By Carole Gorney





BETHLEHEM TOWNSHIP

'We owe it to our kids'
In a detailed presentation, David Biddison of Tradiions of America, told township planners and the public that a proposed active senior gated community will consist of 265 single-family detached dwellings linked by a two-mile walking path and include amenities like a clubhouse and pool. Photo: Green Pond is identified in maps prepared in 1735 by William Penn’s daughter. It is a refuge for a wide variety of birds and other wildlife.
By Bernie O’Hare


BETHLEHEM
Book sale a hit with readers
At the July book sale Cory Swenor, Alejandro Gala and Aiden Swenor searched for children’s books entitled “Chicka Chicka Boom Boom.” The Swenor’s mother, Carmela, is a pre-school teacher and she brought the boys along to their first book sale with an assignment to assist her with looking for specific children’s titles.
By Dana Grubb


MUSIKFEST
My journey with the Moody Blues
As Musikfest approaches I am anticipating the performance by my favorite rock band, the Moody Blues Aug. 5 on the Sands Steel Stage. This will be these classic British rockers’ third appearance in Bethlehem, including a 1986 performance at Stabler Arena and one in 2007 at Musikfest. They’ve appeared elsewhere in the Lehigh Valley over the years, both at the Allentown Fairgrounds and State Theatre in Easton, but their performances in Bethlehem are an especially nice treat for this lifetime fan. Photo: Justin Hayward and John Lodge perform at the State Theatre in Easton during an April 2008 concert that I photographed for Threshold Records.
By Dana Grubb


HISTORIC BETHLEHEM
Blueberry Festival: Music, crafts and pie
What would the Blueberry Festival be without blueberry pie and blueberry swirled ice cream? Barbara Bertram of Center Valley, her niece Emily Perose of Allentown, and Jay Spinelli from Swathmore, were served their desserts by volunteer Sydney Hoover. Tombler’s Bakery provided 680 blueberry, 50 peach and 50 strawberry-rhubarb pies for the two-day event.
By Carole Gorney and Tim Gilman


CLASSROOM
Calypso ES: Learning about careers
Students at Calypso ES had an opportunity in early May to learn about a variety careers at their fifth annual career day. Pre-K to second grade students spent a morning assembly learning about careers in teaching math, food preparation, owning a small business and photography. Third through fifth graders spent an afternoon with a non-profit director, surgical technician, graphic designer and bomb squad robot operator. Photo: Kindergartner Elias Negron is the air of concentration as he colors his fractal geometric design for posting on a display that included all the students’ designs.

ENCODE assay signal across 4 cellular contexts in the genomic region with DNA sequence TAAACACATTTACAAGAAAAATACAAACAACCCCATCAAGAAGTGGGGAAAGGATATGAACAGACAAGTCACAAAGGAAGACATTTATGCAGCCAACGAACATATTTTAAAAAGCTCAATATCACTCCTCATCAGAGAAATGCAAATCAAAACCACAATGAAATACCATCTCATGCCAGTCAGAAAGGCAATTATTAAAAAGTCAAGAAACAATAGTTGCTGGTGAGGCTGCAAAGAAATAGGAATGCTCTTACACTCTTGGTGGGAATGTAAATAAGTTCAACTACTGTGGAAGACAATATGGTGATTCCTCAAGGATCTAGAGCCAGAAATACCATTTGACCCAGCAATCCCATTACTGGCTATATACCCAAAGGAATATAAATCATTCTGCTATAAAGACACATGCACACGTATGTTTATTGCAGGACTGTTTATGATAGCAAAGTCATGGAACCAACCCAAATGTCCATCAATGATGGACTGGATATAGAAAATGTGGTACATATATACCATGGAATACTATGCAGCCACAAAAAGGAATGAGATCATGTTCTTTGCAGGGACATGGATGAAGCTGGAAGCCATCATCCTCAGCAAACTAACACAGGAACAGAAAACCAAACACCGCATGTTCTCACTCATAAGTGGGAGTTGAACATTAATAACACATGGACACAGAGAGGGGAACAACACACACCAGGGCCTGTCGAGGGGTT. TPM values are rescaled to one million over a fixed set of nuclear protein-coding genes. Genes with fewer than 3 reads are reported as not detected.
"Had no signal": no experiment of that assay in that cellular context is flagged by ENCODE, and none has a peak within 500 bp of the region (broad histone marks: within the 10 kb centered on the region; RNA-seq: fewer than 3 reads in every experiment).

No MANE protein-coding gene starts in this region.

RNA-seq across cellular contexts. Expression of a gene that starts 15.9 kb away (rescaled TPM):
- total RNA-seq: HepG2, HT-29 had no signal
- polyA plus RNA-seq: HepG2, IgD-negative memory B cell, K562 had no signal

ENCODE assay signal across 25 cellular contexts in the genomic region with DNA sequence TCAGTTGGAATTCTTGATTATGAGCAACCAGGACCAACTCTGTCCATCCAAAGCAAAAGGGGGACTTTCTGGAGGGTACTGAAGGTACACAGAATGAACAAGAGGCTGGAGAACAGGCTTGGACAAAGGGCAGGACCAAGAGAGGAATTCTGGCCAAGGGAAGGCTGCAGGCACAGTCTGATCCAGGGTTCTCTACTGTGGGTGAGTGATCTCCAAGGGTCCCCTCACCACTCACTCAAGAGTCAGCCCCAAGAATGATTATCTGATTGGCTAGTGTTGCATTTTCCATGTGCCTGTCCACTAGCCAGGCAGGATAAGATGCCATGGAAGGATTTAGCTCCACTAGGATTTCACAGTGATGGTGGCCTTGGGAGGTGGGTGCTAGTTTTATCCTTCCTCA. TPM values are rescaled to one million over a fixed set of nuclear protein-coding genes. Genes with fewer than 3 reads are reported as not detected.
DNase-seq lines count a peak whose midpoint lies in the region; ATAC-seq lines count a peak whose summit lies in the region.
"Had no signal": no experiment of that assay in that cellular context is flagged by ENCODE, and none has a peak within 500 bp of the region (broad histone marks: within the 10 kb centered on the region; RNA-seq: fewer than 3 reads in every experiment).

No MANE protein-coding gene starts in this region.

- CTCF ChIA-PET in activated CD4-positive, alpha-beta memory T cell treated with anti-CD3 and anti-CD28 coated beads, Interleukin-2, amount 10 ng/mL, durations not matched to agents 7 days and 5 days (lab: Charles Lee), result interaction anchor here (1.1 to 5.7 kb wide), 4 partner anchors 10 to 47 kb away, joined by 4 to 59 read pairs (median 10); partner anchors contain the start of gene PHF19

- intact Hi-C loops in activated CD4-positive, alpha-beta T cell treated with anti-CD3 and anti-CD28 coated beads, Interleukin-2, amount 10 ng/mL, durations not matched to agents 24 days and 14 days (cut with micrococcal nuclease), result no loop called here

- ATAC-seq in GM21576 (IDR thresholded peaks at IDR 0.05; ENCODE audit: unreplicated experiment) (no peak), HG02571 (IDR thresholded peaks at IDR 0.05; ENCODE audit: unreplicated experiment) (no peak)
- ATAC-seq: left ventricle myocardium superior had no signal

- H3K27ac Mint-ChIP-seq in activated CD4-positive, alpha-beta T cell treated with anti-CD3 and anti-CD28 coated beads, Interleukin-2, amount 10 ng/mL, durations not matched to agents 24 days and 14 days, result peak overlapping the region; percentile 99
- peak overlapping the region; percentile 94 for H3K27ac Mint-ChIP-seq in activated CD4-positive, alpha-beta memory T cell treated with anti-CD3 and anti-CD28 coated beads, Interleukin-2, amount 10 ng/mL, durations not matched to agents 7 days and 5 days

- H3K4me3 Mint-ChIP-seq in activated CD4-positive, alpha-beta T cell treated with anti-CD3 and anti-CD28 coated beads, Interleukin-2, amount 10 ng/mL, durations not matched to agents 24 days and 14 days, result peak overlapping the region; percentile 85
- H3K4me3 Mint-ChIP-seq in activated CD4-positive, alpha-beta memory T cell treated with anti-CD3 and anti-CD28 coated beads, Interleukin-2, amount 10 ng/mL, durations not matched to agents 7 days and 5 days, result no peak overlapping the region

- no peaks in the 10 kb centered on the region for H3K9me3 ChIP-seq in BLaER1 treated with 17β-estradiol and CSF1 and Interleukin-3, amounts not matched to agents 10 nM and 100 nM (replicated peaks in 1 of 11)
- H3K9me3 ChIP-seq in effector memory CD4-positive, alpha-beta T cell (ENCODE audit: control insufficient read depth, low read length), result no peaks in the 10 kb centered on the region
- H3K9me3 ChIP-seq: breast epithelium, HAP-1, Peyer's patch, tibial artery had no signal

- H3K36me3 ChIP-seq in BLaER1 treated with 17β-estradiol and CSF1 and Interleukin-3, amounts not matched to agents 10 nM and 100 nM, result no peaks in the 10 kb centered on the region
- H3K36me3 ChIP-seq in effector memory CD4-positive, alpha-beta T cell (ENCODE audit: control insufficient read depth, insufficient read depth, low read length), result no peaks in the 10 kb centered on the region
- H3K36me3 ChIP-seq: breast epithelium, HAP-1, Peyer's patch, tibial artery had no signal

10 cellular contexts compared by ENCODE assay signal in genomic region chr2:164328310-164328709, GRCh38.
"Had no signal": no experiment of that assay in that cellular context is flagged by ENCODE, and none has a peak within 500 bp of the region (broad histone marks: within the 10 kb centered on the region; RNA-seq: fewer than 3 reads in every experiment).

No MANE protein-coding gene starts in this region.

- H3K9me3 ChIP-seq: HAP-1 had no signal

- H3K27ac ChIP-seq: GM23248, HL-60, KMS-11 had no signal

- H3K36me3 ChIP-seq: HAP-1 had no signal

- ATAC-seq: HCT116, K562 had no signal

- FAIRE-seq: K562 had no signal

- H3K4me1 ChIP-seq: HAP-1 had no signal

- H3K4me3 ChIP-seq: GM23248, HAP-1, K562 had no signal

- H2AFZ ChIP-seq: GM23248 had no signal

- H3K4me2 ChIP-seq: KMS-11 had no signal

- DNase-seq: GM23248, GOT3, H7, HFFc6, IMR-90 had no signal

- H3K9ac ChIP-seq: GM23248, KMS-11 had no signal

By Dana Grubb

THIS WEEK IN BETHLEHEM HISTORY
Lynching in Bethlehem Township
Joseph Snyder recognized most of the men in the crowd of hundreds who surrounded him on the morning of Dec. 27, 1880. Some were his co-workers at the Coleman ore mine; others were drinking buddies he socialized with at Hanoverville Hotel. The rest were local farmers, also a shoemaker, prominent physician and a judge. Before that day, these friends and acquaintances knew Snyder as a 26-year- old man who was likable but had a sporadic work history and a penchant for alcohol. As they called for his death, they only saw him as a monster, undeserving of the right to a trial. Fresh in the their memory were two recent murder trials that ended with mild punishments and had cost the Northampton County taxpayers huge sums of money (Laros and Bortree trials).
By Karen M. Samuels

THIS WEEK IN BETHLEHEM SPORTS
Athletes of the Year: Liberty HS
Gunning’s story is a lesson for everyone
Cecchini the definition of multisport athlete
By Pete Car and Katie McDonald
Bethlehem sports on the Facebook.

OTHER STORIES
State: Budget passed; disliked by many
Bethlehem: Brong cleared by report
Fountain Hill: Council ponders teleconferencing use
BASD: School to Work program can earn students some money
Hanover Township: Longtime engineer retires

WEEKLY FEATURES
Around town community calendar
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Center for Animal Health and Welfare
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Monday, July 21, 2014


July 23, 2014
Bethlehem Press on YouTube


COVER STORY
Views differ on immigrant children
Protestors and counter-protestors traded barbs and slogans July 20 outside the KidsPeace Broadway campus in Salisbury Township, both sides pointing to the plight of the immigrant children crossing the border in the Southwestern United States as their reason for raising their voices in protest.
By April Peterson, Douglas Graves, Paul Willistein


NEWS BACKGROUND
‘Refugee’ housing issue began over a year ago
The federal Office of Refugee Resettlement (ORR) began housing what are officially termed “refugee children” in May 2013 at the KidsPeace Broadway campus. The program is funded by a $3.5-million ORR grant to house children allegedly caught at the Mexican border attempting to cross into the United States.